Unemployment rate low despite slew of layoffs: SHRC

The economy is doing well by most estimations. However, last month, when systems integrator CGI announced it was going to cut 1,000 jobs from its workforce, it became the latest company to make such a round of cuts. Nortel, Hewlett-Packard and Ingram Micro are among those that have made similar announcements in the past few years.

But according to the Software Human Resource Council (SHRC), the IT sector is in good shape. There is only a 1.8 per cent unemployment rate in the technology sectors it tracks.

“On the one hand, we have CGI announcing layoffs; on the other hand, CGI is desperately looking for people. We have a mismatch of skills,” says Paul Swinwood, president of SHRC.

The problem, according to Swinwood, is that the types of jobs in demand are now changing. The low-level programming jobs aren’t likely to get you at the top of the pile on a stack of resumés. However, if your IT skills are complemented by business process knowledge, then employers might be giving you a call.

John Reid, president of the CATA Alliance, agrees. A survey CATA just completed in the Ottawa area found that upwards of 80 per cent of companies are planning to hire in the next 12 months. And many are having to look across Canada for the skills they need.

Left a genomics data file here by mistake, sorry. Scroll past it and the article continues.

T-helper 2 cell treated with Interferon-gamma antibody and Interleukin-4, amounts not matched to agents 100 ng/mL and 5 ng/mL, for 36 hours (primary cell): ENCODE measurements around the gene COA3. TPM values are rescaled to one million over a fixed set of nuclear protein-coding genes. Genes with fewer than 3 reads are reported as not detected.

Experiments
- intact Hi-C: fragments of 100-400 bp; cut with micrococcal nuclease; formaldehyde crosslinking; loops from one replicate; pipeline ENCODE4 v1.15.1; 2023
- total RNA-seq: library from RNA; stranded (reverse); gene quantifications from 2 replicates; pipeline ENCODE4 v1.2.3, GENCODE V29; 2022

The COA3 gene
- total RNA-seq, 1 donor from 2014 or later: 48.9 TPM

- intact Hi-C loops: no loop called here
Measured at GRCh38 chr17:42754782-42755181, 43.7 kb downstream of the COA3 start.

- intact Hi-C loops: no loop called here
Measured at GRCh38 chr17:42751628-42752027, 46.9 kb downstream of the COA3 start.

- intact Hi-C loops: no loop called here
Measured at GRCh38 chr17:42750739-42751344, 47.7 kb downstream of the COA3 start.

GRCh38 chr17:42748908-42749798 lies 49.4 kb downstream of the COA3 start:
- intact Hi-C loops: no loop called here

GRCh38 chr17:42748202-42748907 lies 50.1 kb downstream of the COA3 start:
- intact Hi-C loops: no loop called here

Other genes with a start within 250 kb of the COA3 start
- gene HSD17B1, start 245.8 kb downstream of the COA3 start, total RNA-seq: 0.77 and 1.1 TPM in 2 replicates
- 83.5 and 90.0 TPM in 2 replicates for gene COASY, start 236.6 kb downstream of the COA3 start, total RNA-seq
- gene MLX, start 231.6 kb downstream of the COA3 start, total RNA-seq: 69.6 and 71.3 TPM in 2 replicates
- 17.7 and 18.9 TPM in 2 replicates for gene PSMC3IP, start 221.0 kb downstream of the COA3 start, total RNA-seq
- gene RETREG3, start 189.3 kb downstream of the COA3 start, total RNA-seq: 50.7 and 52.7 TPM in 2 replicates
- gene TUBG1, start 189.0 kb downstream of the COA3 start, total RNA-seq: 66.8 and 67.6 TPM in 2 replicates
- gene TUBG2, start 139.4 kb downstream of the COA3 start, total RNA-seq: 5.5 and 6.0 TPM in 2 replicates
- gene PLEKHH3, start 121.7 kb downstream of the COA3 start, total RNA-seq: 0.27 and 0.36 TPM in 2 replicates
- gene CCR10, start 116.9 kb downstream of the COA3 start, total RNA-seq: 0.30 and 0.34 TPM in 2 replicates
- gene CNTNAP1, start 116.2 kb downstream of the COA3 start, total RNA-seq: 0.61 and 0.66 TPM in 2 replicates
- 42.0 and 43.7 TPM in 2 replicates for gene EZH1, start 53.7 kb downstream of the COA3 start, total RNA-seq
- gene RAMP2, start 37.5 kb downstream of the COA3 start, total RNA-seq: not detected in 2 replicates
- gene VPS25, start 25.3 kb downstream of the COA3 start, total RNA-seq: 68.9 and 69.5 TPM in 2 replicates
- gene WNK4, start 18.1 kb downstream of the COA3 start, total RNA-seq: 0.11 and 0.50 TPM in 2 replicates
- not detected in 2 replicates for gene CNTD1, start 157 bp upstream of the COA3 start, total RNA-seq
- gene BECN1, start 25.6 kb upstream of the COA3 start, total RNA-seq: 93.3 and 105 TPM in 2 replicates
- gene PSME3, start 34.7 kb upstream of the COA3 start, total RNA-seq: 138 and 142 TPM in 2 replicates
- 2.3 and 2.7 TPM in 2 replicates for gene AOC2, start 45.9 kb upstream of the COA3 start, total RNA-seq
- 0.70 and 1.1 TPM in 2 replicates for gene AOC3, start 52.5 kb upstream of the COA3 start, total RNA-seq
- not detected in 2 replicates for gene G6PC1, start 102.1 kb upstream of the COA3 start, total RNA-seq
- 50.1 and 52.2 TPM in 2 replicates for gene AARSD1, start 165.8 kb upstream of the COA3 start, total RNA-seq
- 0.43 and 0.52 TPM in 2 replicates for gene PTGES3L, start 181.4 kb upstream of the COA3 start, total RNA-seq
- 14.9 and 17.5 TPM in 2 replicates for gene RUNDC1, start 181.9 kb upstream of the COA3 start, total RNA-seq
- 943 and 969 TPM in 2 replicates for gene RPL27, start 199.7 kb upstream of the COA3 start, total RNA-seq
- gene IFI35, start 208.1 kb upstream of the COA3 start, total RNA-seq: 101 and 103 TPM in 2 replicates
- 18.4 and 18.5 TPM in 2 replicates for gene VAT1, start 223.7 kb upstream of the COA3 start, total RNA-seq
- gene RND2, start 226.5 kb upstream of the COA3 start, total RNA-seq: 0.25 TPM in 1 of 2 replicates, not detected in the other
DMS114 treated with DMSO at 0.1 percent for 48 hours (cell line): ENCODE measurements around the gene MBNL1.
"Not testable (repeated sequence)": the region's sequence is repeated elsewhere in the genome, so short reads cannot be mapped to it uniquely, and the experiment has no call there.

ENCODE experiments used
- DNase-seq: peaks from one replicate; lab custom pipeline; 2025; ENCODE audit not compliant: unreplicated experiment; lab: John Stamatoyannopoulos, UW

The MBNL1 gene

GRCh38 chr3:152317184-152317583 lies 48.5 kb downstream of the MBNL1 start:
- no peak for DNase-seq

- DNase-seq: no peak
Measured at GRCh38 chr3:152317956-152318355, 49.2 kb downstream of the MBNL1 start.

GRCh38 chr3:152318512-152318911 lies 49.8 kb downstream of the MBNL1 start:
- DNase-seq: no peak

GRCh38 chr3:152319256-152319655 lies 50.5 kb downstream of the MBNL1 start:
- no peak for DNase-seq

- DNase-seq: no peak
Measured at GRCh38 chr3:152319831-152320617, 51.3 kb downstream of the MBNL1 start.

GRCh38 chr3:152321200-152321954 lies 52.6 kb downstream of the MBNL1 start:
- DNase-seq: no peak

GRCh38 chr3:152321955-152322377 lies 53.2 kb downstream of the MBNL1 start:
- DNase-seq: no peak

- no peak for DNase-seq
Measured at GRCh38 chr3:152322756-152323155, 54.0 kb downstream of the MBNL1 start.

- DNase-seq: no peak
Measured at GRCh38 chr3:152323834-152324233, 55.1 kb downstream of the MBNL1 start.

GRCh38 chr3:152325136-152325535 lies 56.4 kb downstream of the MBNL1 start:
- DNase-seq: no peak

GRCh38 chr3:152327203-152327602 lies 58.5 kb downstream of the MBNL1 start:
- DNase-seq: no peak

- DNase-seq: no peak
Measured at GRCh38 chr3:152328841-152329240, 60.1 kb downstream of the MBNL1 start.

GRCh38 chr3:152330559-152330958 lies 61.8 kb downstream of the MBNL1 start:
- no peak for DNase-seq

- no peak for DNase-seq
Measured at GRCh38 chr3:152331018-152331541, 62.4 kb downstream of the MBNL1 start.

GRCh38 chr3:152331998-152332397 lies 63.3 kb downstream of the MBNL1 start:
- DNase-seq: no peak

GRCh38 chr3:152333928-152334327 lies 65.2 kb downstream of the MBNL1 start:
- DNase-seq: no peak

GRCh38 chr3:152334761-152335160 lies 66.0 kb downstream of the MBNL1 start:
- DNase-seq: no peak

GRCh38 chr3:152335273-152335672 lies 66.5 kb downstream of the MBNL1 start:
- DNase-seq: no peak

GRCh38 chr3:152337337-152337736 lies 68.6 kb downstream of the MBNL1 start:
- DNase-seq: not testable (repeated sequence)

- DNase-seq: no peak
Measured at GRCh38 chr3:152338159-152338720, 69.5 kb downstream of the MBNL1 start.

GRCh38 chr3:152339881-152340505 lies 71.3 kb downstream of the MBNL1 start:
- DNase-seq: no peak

“So the message there is that there is a demand for a whole set of high-tech skills in the labour market,” Reid said.

However, the high-tech industry goes through a lot of adjustments. And as this happens, layoffs will occur.

“So you can find yourself very well trained with some very unique skills, but if there’s a shift in the marketplace through technology or consumer demand change, then you’re no longer in the hot sector,” he said. “That’s why you see these seemingly contradictory messages in the marketplace.”

IT people need to constantly upgrade their skills if they want to remain employable, he said.

“The overall demand for IT skills continues to be quite strong,” Reid says.

Advanced security technologies, such as perimeter control and biometrics, wireless sector and the content businesses surrounding it, and the healthcare sectors are among the areas where demand for skilled labour is growing, according to CATA.

Co-op or parish
The business and education communities need to form a partnership in order to address the gap, Swinwood said. Companies are finding it more and more difficult to just find someone with seven years of skills in the area they need.

“It’s co-op or parish.”

Some companies are looking ahead at how they fill the pipeline — even at the high school level, he said. They need to create partnerships with potential employees when they are still in school.

Companies won’t have any choice but to create co-op programs because they won’t be able to find people, Swinwood said.

However, in an event held late last summer to discuss the drop in IT college program enrolment, CGI’s Carol Ariano, while lamenting the lack of skilled labour, said the company could only afford to hire a few interns. Co-op students don’t contribute as much as those with years of skills, and CGI can only absorb so many new hires that aren’t generating as much work as experienced staffers, she said speaking at the National IT Human Resource Forum.

At the same time, CGI is advertising for people with years of technical experience, she said. The lack of skills is detrimental to the IT industry, she added.

“This is an industry that has disappointed its clients big time.”

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